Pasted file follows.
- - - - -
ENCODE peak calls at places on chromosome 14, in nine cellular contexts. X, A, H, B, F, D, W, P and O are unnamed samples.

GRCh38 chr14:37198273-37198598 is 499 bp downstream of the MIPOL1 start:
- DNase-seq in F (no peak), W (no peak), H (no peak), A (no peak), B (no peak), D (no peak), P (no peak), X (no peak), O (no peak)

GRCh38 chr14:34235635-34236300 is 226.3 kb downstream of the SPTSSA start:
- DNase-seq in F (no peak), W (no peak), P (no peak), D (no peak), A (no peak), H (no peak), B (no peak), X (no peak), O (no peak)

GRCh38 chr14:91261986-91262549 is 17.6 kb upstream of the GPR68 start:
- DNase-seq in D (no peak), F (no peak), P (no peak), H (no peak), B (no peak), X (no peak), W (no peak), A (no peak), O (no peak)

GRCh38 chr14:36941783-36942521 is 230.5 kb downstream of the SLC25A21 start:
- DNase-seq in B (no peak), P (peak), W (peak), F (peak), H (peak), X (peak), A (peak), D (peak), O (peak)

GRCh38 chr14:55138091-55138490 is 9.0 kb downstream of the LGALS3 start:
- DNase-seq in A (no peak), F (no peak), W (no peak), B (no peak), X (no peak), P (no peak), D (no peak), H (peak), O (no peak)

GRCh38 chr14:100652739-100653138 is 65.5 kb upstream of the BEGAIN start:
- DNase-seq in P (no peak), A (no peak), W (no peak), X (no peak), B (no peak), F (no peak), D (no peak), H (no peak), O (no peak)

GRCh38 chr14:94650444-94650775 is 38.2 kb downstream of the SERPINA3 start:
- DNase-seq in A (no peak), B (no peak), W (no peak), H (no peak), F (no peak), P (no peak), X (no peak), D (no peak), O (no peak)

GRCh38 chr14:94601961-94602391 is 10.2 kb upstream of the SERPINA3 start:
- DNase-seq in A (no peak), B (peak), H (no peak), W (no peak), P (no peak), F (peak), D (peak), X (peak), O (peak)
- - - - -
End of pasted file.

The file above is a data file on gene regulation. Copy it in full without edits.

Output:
ENCODE peak calls at places on chromosome 14, in nine cellular contexts. X, A, H, B, F, D, W, P and O are unnamed samples.

GRCh38 chr14:37198273-37198598 is 499 bp downstream of the MIPOL1 start:
- DNase-seq in F (no peak), W (no peak), H (no peak), A (no peak), B (no peak), D (no peak), P (no peak), X (no peak), O (no peak)

GRCh38 chr14:34235635-34236300 is 226.3 kb downstream of the SPTSSA start:
- DNase-seq in F (no peak), W (no peak), P (no peak), D (no peak), A (no peak), H (no peak), B (no peak), X (no peak), O (no peak)

GRCh38 chr14:91261986-91262549 is 17.6 kb upstream of the GPR68 start:
- DNase-seq in D (no peak), F (no peak), P (no peak), H (no peak), B (no peak), X (no peak), W (no peak), A (no peak), O (no peak)

GRCh38 chr14:36941783-36942521 is 230.5 kb downstream of the SLC25A21 start:
- DNase-seq in B (no peak), P (peak), W (peak), F (peak), H (peak), X (peak), A (peak), D (peak), O (peak)

GRCh38 chr14:55138091-55138490 is 9.0 kb downstream of the LGALS3 start:
- DNase-seq in A (no peak), F (no peak), W (no peak), B (no peak), X (no peak), P (no peak), D (no peak), H (peak), O (no peak)

GRCh38 chr14:100652739-100653138 is 65.5 kb upstream of the BEGAIN start:
- DNase-seq in P (no peak), A (no peak), W (no peak), X (no peak), B (no peak), F (no peak), D (no peak), H (no peak), O (no peak)

GRCh38 chr14:94650444-94650775 is 38.2 kb downstream of the SERPINA3 start:
- DNase-seq in A (no peak), B (no peak), W (no peak), H (no peak), F (no peak), P (no peak), X (no peak), D (no peak), O (no peak)

GRCh38 chr14:94601961-94602391 is 10.2 kb upstream of the SERPINA3 start:
- DNase-seq in A (no peak), B (peak), H (no peak), W (no peak), P (no peak), F (peak), D (peak), X (peak), O (peak)